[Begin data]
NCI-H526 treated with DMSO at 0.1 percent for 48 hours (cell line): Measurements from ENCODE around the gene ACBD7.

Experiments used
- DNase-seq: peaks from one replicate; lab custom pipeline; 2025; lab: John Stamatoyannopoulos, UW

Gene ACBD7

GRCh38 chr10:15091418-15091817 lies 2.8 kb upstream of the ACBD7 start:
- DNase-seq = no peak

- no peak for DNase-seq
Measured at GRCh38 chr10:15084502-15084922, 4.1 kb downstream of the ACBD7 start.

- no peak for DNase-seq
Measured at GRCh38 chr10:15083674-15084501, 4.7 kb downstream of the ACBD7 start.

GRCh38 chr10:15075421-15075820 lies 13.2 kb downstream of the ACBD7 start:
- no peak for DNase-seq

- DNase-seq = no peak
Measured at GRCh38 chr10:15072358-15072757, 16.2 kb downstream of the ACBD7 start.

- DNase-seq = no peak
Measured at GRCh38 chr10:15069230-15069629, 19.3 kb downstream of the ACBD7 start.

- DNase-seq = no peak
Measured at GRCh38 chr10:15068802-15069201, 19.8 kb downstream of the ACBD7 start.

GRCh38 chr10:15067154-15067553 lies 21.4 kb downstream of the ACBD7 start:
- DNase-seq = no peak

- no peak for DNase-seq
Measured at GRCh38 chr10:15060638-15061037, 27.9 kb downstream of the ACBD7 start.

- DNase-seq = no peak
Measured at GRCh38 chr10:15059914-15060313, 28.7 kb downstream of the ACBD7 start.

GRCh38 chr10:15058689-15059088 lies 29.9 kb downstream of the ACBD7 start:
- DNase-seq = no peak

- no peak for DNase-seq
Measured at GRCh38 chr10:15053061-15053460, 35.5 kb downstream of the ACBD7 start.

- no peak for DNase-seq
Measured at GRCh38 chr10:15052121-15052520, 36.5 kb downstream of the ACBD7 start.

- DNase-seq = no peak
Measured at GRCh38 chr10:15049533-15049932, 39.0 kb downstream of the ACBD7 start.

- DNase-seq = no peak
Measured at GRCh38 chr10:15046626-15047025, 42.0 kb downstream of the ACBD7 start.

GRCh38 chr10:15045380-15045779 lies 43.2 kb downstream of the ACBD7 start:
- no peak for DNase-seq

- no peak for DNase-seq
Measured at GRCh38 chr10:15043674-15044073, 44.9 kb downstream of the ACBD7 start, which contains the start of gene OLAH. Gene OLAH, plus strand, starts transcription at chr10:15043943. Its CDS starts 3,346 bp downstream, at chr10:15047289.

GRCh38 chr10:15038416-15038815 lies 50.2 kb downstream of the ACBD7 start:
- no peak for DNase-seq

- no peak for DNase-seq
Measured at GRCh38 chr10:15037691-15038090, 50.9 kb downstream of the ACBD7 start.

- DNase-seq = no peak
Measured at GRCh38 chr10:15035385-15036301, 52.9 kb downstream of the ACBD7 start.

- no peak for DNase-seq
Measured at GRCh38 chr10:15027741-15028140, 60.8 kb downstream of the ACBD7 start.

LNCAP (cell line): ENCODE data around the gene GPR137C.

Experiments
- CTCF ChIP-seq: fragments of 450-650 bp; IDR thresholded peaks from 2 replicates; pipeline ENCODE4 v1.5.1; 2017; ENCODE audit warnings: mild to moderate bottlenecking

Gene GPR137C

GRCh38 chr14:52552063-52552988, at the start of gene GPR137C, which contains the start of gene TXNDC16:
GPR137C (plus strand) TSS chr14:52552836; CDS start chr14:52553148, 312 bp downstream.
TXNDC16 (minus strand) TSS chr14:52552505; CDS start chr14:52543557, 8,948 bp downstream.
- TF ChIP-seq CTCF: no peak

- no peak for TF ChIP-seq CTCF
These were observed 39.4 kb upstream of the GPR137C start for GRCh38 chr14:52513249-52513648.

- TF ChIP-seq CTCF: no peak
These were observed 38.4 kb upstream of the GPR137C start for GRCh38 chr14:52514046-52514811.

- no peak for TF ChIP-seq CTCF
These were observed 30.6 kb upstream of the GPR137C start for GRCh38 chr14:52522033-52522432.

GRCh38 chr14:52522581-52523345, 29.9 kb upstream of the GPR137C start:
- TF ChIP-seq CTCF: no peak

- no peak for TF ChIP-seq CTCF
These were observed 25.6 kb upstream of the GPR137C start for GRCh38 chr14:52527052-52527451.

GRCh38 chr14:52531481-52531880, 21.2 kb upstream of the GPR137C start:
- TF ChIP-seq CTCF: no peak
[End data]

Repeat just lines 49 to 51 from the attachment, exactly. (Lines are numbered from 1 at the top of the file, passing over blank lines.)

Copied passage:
- CTCF ChIP-seq: fragments of 450-650 bp; IDR thresholded peaks from 2 replicates; pipeline ENCODE4 v1.5.1; 2017; ENCODE audit warnings: mild to moderate bottlenecking

Gene GPR137C

GRCh38 chr14:52552063-52552988, at the start of gene GPR137C, which contains the start of gene TXNDC16: